I’m going to have a difficult time maintaining the required objectivity as part of Team Star Tribune when the 2016 Ryder Cup is held at Hazeltine National.
First, the Europeans always seem to have a more effervescent group of personalities in this competition, and that surely will be case in 2016 with Rory McIlroy leading the way.
The United States does have a chance to improve in that area, with Rickie Fowler coming out of his cliché-spewing shell last season, and this Jordan Spieth lad has an edge to him that I enjoy.
Overall, as a reporter, it’s always been easier to enjoy the Europeans – never more so than when covering the 1997 event at Valderrama in Spain, and watching the relentless Seve Ballesteros dash about to offer instructions as captain.
The Euros upset the first U.S. team to have Tiger Woods, 14 ½-13 ½, and one of the big wins was when Ryder Cup rookie Darren Clarke and perennial star Colin Montgomerie defeated the pairing of Fred Couples and Davis Love III.
Four Ryder Cups later, at the K Club in Ireland in 2006, Clarke went 3-0 in Europe’s victory. This came six weeks after Clarke’s first wife Heather had died. If you don’t remember the red eyes and wonderful celebration of Clarke and the Euros after that one, you’re not much of a Ryder Cup follower.
As for Love III, I covered 20-some Masters starting in 1982, nine U.S. Opens, a handful of PGAs, one British Open and three Ryder Cups, and Davis played in most of them.
Love’s father was a popular instructor at Sea Island, Ga. (and elsewhere) before dying in a plane crash in 1988. That always gave Love III favorite son status among Georgians when he played at the Masters.
There was a lot of “Go Davis’’ in 1995 as he was making a push for a Masters title a few days before his 31st birthday. Trouble was, there was an even more emotional drama taking place:
Ben Crenshaw’s mentor Harvey Penick died and Ben flew to Texas to give the eulogy right before the tournament. Crenshaw wound up winning by a stroke over Love.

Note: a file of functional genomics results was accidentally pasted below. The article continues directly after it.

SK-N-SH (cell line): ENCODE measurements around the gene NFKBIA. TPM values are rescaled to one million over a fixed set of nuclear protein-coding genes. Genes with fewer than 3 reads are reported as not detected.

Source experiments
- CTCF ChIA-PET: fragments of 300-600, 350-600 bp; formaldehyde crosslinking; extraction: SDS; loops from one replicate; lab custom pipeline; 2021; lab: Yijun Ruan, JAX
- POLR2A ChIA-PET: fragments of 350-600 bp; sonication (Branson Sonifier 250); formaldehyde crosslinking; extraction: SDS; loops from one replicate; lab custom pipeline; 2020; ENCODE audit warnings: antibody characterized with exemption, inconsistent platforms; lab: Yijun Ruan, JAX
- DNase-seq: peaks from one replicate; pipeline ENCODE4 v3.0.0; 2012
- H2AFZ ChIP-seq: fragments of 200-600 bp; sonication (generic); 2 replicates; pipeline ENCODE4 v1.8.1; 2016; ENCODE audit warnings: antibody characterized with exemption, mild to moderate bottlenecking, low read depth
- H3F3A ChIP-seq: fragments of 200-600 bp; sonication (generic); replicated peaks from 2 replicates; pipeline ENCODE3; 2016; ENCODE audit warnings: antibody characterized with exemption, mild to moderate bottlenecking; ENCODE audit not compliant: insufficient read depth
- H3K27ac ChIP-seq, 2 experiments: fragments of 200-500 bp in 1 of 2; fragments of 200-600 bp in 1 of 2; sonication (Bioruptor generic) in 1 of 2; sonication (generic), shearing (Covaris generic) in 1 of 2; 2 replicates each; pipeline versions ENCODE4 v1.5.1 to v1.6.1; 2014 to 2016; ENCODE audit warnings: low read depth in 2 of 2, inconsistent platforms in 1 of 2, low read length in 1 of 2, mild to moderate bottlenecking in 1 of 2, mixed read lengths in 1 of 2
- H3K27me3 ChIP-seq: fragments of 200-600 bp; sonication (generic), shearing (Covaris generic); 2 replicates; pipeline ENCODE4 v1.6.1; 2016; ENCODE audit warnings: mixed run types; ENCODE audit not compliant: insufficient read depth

Two decades later, it remains the most-miraculous victory in golf that I’ve seen. Crenshaw had been playing lousy for some time before that Masters, and he has played worse than that (including on the Champions Tour) ever since.
To me, Love always has come across as being put upon by having other human beings on the planet – not the affable-grump type, but as the woe-is-me type.
I don’t know. He gets to me. When he was in contention down the stretch of golf tournaments that I was watching on television, I found myself rooting against Love in the same manner that all we righteous Americans root against Duke in NCAA tournament basketball games.
Davis acts like a guy who wants all the bounces. Duke’s coach gets most of the calls, and acts like a guy who thinks he deserves them all.
And now the Ryder Cup captains have been determined for Hazeltine:
Darren Clarke, the most-affable of Irishmen, has been announced as the leader of Europe. Davis Love III, who was in charge for the United States’ great choke at Medinah in 2012, will soon be announced as the U.S. captain.
How can the PGA of America put Minnesotans in this position, of rabidly rooting for an outcome that is the equivalent of rooting for Duke to win the NCAA title?
I protest. If the PGA wanted to give someone a chance for redemption as a Ryder Cup captain, why not Tom Lehman? Then, we could be in this together.